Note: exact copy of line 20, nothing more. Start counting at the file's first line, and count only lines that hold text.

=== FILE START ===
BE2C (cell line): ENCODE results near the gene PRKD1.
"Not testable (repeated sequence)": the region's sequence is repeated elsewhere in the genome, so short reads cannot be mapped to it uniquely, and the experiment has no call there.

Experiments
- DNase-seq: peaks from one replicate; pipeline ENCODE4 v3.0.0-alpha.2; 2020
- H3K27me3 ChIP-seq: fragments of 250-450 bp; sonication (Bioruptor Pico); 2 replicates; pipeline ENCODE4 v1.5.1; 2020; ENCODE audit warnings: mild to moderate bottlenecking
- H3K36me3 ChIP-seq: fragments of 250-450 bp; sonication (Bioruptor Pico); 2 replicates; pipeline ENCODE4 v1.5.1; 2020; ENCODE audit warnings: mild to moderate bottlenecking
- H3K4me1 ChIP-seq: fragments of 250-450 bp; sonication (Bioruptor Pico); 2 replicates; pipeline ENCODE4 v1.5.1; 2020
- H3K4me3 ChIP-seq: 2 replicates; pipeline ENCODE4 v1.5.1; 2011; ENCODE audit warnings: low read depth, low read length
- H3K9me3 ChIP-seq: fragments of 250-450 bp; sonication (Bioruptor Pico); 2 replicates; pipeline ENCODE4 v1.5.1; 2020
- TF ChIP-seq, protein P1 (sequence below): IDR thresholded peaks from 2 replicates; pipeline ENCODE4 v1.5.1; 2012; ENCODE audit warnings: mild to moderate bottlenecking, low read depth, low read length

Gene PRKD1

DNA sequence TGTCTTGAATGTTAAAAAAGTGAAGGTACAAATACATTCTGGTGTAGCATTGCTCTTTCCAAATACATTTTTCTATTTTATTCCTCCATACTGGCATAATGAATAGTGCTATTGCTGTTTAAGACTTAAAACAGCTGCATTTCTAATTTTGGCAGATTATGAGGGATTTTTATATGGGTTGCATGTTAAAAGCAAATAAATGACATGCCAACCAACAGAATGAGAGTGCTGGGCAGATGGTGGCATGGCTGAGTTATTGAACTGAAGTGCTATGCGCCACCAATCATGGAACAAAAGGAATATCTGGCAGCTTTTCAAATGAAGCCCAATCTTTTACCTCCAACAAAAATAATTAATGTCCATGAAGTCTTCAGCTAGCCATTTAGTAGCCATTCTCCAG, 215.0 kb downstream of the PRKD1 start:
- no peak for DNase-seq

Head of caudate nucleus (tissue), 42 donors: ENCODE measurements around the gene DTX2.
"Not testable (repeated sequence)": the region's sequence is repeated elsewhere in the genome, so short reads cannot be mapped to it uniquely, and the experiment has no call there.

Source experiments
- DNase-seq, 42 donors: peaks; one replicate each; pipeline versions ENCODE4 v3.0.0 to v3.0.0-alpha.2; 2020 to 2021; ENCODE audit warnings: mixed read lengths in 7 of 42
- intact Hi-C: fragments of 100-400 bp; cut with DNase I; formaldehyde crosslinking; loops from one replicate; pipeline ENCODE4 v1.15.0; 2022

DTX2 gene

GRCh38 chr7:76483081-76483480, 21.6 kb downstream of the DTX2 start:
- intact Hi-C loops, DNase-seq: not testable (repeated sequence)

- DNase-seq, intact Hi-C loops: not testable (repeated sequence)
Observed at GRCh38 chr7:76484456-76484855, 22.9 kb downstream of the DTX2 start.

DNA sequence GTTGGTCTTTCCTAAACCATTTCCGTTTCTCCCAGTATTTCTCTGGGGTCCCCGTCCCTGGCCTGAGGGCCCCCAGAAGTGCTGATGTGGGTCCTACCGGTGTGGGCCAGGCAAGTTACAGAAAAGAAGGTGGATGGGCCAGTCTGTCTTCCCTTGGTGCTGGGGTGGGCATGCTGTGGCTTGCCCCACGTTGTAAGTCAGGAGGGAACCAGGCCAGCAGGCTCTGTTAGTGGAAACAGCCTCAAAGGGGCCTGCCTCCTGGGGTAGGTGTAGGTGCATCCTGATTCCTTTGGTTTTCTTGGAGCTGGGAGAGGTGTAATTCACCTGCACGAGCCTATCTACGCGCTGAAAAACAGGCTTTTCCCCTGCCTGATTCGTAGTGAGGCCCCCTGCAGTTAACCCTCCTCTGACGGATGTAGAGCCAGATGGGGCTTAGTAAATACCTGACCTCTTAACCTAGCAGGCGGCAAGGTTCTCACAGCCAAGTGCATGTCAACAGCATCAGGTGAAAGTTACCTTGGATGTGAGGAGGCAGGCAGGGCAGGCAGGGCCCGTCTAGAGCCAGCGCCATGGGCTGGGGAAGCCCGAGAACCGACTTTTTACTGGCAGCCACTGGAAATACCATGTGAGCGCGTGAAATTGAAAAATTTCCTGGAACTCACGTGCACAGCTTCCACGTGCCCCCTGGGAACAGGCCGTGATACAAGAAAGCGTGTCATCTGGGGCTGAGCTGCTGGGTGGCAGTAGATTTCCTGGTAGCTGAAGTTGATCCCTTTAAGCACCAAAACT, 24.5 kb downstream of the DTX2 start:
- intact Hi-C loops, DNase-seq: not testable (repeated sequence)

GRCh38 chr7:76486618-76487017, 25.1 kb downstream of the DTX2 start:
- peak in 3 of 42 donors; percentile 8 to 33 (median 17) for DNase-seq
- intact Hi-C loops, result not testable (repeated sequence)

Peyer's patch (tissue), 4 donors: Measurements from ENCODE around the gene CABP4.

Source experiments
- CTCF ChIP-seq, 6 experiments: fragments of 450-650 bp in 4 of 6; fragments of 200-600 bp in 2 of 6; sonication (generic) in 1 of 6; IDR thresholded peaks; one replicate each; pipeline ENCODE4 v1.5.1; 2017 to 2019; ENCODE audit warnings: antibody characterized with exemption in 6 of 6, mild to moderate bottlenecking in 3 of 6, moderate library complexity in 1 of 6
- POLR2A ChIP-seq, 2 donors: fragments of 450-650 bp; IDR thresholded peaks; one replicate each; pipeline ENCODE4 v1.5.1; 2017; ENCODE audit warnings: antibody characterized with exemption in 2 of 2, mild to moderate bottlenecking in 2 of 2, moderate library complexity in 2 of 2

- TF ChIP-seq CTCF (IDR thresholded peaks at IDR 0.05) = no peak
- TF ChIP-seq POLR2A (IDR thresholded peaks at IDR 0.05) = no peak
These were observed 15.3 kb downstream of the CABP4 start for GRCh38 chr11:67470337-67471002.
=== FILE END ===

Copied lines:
GRCh38 chr7:76483081-76483480, 21.6 kb downstream of the DTX2 start: